Domino – A Game of Strategy and Skill


Domino is a game of strategy and skill that has captured people’s imaginations around the world for centuries. It is more than just a fun pastime; it has become a symbol of camaraderie and competition in many cultures.

Dominoes are rectangular tiles, normally either ivory or black with contrasting white or colored spots, that are linked by lines or ridges. They bear an arrangement of numbered squares, called “pips,” on one side and are blank or identically patterned on the other. The pips are designed to match with those on adjacent pieces, or “piles,” in a domino chain so that each piece touches two of the ends of other pieces. The number of pips on a domino determines its value in the game. The earliest known domino sets had MOP (mother of pearl), bone, or ebony blacks and ivory faces. Today, dominoes can be made of a variety of materials such as plastic and polymer, but the traditional ones are typically made from natural material, such as bone, silver lip ocean pearl oyster shell, or ivory. Some are even carved from solid marble or granite.

The rules of the most common games of domino depend on which type of set is being used, as well as the particular version of the game. Generally speaking, players alternate in turn playing a tile onto the table so that its end is touching another end of the chain. The player who plays the first tile may be referred to as the setter, the downer, or the lead, depending on the game. Once a piece is played, it cannot be removed from the chain unless it is a double. A piece played to a double must be positioned correctly, perpendicular to the double or diagonally across it.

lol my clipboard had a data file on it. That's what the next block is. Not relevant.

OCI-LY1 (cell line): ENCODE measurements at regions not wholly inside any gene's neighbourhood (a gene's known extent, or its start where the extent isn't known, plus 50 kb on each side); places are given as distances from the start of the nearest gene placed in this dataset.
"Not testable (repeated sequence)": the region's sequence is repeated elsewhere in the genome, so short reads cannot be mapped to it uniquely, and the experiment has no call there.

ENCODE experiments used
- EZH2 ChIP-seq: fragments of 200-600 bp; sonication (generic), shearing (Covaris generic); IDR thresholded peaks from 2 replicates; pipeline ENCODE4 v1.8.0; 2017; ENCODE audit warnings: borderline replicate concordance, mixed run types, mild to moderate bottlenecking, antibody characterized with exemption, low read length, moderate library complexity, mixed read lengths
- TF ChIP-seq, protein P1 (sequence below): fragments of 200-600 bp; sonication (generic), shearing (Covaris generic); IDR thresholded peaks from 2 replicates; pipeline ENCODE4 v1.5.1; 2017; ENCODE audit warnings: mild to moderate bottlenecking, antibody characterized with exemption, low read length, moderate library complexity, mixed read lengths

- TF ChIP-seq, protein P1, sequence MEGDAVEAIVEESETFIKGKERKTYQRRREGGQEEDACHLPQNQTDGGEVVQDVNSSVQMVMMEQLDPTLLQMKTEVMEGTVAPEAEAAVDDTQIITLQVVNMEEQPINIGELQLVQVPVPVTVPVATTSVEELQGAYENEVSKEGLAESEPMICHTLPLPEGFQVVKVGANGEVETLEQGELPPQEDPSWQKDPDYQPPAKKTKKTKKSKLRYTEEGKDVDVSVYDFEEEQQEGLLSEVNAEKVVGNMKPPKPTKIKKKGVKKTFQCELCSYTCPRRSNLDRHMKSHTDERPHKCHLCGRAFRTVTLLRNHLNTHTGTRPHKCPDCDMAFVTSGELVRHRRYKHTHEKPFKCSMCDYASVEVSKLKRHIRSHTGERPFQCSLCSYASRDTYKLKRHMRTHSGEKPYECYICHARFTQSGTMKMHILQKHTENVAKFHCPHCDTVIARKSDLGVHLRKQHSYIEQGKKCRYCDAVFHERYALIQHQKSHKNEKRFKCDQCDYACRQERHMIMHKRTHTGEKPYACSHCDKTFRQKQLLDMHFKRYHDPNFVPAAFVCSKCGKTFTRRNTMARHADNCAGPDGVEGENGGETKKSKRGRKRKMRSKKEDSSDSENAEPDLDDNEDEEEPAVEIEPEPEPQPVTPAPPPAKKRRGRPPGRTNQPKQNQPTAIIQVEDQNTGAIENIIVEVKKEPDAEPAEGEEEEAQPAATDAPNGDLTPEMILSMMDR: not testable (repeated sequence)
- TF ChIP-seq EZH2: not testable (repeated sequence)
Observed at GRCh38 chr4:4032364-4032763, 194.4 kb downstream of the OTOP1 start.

In positional games, each player in turn places a domino edge to edge against the face of another domino with a number showing on its adjacent end. If both ends of the chain show the same number, this is referred to as a “stitched up” domino. This can be a useful strategic advantage if the player can use it to form a certain number combination on the other side of the board.

Once a player has played all of his or her tiles, the remaining tiles are called the stock. The amount of pips on the stock at the end of the game is added to the winner’s score. Depending on the game, some of the stock tiles might be bought, which adds to the winner’s score as well.

A domino artist, known as Hevesh on her YouTube channel, creates stunning domino installations that include straight lines and curved lines that form pictures when they fall, grids that make patterns, 3D structures like towers and pyramids, and more. She often makes test versions of her intricate designs before she begins building them out. She also films her tests in slow motion, which allows her to correct the design before it goes live. Her largest installations take several nail-biting minutes to complete.